There is a healthy, and a not so healthy way of cutting this protein from your diet.  Let us go over the unhealthy way first.  Simply by replacing your favorite brand of pretzels with a gluten free bag next to it, does not mean it is healthier.  You need to read labels!  These gluten free items are often higher in fat and sugar, to add the flavors and textures lost from the removal of the gluten.  These products are also lower in fiber, zinc, niacin, folate, and iron, all of which are typically added to foods that contain gluten (7).  So by switching to this food option, you are paying more money to get less nutrition.  And these products are expensive! As I mentioned in the beginning the gluten free food industry is worth 2.6 billion dollars because of the recent fad diet, and it certainly will continue to grow as celebrities and marketing companies continue to push the health benefits (2).

Now let me talk about the healthy way to switch to a gluten free diet, that won’t support the gluten free food industry or break the bank.  This includes removing processed foods like bagels, cereal and cookies with whole foods.  Fruits, vegetables, lean proteins and naturally gluten free grains like rice and quinoa resembles an ideal diet.  With this diet you are likely to have more energy, feel better and possibly lose weight.  Also increasing fruit and vegetable consumption may help decrease the risk of diseases associated with being overweight and obese such as hypertension, diabetes and insulin resistance, and cancer.  But is the weight loss an additional health benefits from the removal of gluten? Or is this more centered to the healthier diet that is born from reduced intake of processed foods.


In conclusion with the studies I have looked at, it is clear gluten has an effect on a wide array of metabolic, hormonal, and compositional factors that directly affect fat oxidation, insulin sensitivity and body composition.  I think that more research needs to be directed in this area. I also want to stress the importance of non- celiac research needed in this area.  I truly believe if it is showing normalization of many of these factors related to overweight and obese patients, it may be a possible treatment for weight loss.  I also want to stress that it is important how gluten is taken out of the diet.  Replacing processed foods with natural foods is an overall healthy lifestyle change that naturally will exclude gluten from the diet.  Taking a step in that direction, will more than likely result in weight loss, even if it is indirectly related to the lack of gluten in the diet.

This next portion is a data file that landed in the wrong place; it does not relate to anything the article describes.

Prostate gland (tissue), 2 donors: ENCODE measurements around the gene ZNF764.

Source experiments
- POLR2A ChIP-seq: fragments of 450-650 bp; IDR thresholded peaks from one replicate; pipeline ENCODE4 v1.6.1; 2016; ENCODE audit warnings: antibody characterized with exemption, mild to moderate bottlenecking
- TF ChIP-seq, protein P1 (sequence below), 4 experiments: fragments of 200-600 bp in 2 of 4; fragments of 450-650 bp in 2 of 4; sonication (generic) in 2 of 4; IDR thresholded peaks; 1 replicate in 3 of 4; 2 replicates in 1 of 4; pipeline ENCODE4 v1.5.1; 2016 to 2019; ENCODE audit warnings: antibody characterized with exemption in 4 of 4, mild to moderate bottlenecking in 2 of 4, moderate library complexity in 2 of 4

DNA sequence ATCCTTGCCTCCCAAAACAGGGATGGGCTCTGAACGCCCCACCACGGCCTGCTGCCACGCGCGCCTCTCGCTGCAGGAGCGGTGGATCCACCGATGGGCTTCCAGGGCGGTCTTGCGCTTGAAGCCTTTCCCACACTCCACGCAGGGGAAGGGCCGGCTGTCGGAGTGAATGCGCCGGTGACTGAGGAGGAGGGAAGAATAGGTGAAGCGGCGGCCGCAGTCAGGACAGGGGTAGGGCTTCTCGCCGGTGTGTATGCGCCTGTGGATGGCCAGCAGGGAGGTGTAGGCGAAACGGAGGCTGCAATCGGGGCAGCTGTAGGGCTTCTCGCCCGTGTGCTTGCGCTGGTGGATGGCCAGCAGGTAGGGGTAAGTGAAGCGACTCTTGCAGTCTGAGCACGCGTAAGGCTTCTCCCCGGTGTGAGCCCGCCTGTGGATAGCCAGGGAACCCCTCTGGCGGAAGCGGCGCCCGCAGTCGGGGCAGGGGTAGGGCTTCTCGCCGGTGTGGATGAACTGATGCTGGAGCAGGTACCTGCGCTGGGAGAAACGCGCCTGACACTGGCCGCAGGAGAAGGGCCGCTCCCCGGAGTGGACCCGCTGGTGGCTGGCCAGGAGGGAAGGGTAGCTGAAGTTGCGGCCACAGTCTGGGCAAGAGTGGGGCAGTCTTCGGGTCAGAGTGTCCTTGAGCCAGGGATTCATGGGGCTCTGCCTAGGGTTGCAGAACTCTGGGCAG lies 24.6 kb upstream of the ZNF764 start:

1. Nash D, Slutzky A. Gluten sensitivity: new epidemic or myth? Baylor Univ Medical Center Proceedings. 2014. Available from: CINAHL Plus with Full Text, Ipswich, MA. Accessed November 13, 2014.
  2. Marcason W. Is there evidence to support the claim that a gluten- free diet should be used for weight loss? American Dietetic Association.  2011.  Available from: CINAHL Plus with Full Text, Ipswich, MA. Accessed November 13, 2014.  doi: 10.1016/j.jada.2011.09.030
  3. Soares F, de Oliveira Matoso R, Alvarez-Leite J, et al. Gluten-free diet reduces adiposity, inflammation and insulin resistance associated with the induction of PPAR-alpha and PPAR-gamma expression. Journal Of Nutritional Biochemistry [serial online]. June 2013;24(6):1105-1111. Available from: CINAHL Plus with Full Text, Ipswich, MA. Accessed November 13, 2014.
  4. Bardella M, Fredella C, Prampolini L, Molteni N, Giunta A, Bianchi P. Body composition and dietary intakes in adult celiac disease patients consuming a strict gluten-free diet. American Journal Of Clinical Nutrition [serial online]. October 2000;72(4):937-939. Available from: CINAHL Plus with Full Text, Ipswich, MA. Accessed November 13, 2014
  5. Whitehead C. Obesity and coeliac disease: possible effects of the gluten- free diet. Gastrointestinal Nursing. 2013.  Available from: CINAHL Plus with Full Text, Ipswich, MA. Accessed November 13, 2014
  6. Norsa L, Shamir R, Zevit N. Gluten-free diet in celiac disease: protective or providing additive risk factors for the development of cardiovascular disease?. Nutritional Therapy & Metabolism [serial online]. 2012 Jan-Mar 2012;30(1):1-9. Available from: CINAHL Plus with Full Text, Ipswich, MA. Accessed November 13, 2014.
  7. Enfield S. A sliding scale. Delicious Living.  2014. Available from: CINAHL Plus with Full Text, Ipswich, MA. Accessed November 13, 2014